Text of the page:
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Train journey revives memories of winter trips to Wales

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On Saturday Pathfinder Railtours ran a charter train, starting at Burton-On-Trent, picking up through the west Midlands and Gloucestershire down through the Severn Tunnel to visit various freight lines, spurs and loops plus what will probably be the last passenger train to visit the line from Ystrad Mynach to Cwmbargoed – remote and some 1,200 feet above sea level, writes Ian Thomas.

The coal pit there has closed, and this brings all large-scale coal production in South Wales to an end. The train is formed of British Rail built air-conditioned MK 2 coaches built in the 1970s and now used for private charter work. The train is top and tailed with Class 66 freight locomotives either end and today they are 66-050 and 66-070.

CWM GLO passing Coaley Junction.66 050 tailing.09 03 24 | Train journey revives memories of winter trips to Wales
CWM & GLO passing Coaley Junction. Pic: Ian Thomas.

As I type, the train is running nearly one hour late for various reasons. I have also included pictures of two railtours from 45 years ago, one in the autumn of 1978 The Welsh Wonder to Blaenavon, run by RPPR railtours and one in January 1979 with Fielding & Watts (now Pathfinder), the ill-fated tour to East Anglian which ran so late that it was terminated at Stowmarket because of adverse weather conditions. By that I mean snow and freezing fog in what was the longest, snowiest and coldest winter since 1962-63.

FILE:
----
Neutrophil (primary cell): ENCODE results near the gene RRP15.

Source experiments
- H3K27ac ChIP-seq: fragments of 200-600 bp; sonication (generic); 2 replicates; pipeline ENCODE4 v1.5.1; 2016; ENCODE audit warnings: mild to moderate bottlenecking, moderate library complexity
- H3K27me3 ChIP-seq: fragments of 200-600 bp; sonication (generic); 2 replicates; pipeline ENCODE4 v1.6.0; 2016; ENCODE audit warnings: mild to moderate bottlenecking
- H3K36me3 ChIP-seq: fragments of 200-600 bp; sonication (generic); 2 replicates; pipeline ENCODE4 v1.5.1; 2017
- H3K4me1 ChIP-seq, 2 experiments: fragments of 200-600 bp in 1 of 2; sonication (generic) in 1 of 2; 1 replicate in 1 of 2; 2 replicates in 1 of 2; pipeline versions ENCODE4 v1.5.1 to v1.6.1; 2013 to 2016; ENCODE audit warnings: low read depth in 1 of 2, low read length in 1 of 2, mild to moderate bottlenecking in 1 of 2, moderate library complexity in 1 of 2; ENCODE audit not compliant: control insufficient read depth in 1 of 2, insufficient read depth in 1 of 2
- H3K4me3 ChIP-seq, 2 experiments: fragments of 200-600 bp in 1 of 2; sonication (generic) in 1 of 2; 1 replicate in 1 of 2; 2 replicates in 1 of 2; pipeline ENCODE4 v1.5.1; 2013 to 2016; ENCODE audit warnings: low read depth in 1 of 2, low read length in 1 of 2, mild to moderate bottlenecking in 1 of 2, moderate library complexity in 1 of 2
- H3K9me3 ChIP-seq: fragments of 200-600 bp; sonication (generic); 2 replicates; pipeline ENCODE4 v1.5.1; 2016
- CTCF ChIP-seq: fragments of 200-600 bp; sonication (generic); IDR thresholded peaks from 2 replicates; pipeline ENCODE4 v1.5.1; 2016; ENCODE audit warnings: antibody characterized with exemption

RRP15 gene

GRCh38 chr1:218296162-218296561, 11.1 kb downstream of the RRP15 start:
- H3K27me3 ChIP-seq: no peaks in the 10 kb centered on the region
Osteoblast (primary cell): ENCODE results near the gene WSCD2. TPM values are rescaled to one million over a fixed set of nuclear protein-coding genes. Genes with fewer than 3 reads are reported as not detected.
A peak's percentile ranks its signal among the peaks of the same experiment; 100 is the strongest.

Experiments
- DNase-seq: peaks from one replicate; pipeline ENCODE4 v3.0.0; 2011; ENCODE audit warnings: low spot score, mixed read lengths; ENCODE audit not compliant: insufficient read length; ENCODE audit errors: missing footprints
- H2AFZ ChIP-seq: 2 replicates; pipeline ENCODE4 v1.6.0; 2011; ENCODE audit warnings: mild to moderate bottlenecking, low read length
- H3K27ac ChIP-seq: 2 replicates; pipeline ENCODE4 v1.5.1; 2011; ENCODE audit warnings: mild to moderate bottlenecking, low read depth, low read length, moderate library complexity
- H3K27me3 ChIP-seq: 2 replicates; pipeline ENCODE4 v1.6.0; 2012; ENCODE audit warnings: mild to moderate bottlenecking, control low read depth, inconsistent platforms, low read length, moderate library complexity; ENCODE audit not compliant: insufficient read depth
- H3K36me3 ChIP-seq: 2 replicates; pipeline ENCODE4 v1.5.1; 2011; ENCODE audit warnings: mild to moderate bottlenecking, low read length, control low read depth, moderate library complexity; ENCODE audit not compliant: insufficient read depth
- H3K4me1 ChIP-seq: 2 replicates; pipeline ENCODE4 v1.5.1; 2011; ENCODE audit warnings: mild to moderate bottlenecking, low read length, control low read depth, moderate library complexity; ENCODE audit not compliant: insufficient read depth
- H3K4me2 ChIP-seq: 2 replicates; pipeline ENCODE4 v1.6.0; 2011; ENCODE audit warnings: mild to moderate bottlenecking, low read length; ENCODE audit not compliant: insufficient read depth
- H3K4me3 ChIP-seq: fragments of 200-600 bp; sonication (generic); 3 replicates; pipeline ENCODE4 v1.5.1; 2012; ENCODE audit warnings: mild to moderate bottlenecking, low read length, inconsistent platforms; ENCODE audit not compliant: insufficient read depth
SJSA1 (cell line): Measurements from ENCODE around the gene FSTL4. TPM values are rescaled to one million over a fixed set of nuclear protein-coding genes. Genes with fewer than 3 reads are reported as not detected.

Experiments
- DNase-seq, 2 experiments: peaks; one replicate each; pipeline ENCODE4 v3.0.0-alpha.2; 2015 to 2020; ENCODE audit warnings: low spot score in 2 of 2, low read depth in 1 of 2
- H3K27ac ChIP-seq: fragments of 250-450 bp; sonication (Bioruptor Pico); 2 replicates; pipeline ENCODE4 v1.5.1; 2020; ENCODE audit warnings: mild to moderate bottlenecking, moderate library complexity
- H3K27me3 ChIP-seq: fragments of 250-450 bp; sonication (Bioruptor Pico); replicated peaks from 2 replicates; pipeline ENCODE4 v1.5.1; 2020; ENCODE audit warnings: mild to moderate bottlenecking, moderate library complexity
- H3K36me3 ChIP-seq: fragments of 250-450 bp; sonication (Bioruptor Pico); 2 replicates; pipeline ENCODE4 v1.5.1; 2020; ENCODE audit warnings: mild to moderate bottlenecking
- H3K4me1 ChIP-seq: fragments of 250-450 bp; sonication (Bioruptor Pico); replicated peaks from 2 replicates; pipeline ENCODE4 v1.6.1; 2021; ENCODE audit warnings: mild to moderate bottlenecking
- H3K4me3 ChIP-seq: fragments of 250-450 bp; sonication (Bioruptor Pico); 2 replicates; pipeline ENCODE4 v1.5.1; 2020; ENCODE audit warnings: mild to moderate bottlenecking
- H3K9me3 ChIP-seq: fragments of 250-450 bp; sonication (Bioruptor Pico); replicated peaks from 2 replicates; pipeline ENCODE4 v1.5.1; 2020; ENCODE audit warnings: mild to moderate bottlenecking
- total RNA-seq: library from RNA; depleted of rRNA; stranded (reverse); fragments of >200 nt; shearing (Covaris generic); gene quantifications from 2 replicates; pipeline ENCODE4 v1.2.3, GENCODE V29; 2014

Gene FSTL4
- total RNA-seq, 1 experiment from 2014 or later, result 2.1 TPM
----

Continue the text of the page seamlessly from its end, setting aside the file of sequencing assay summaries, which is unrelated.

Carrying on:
20 022 112.Blaenavon.02 12 78 | Train journey revives memories of winter trips to Wales
Blaenavon 1978. Pic: Ian Thomas.

The tour was pictured at Stroud some three hours late, the Class 40 diesel locomotive No 40-052 could not, for whatever reason, provide steam heating, and so a Class 46 No 46-023 was tucked in for heating purposes in the freezing conditions. 

40052 46023 Stroud E Anglian Rlt 27 1 79 | Train journey revives memories of winter trips to Wales
The East Anglian in Stroud, January 1979. Pic: Ian Thomas.

The Welsh Wonder tour of November 25th, 1978 made visits to Blaenavon, then still intact and now part of the Blaenavon Heritage Railway. So popular was this tour that a relief tour was run the following week on Saturday December 2nd, 1978.

Note that in those far off days you could open the doors of the MK 1 coaches and leap out and drop four feet to the rail level. No ‘elf and safety’ intervention then. Also note the falling snow on November 25th and snow lying three inches deep at that level on December 2nd, the start of a notable winter indeed.

The tour also visited Uskmouth all with freight locos and NO HEAT! We got on with it back then. Pictures here were taken by yours truly back then at Blaenavon and Stroud and again today at Cam and Dursley.

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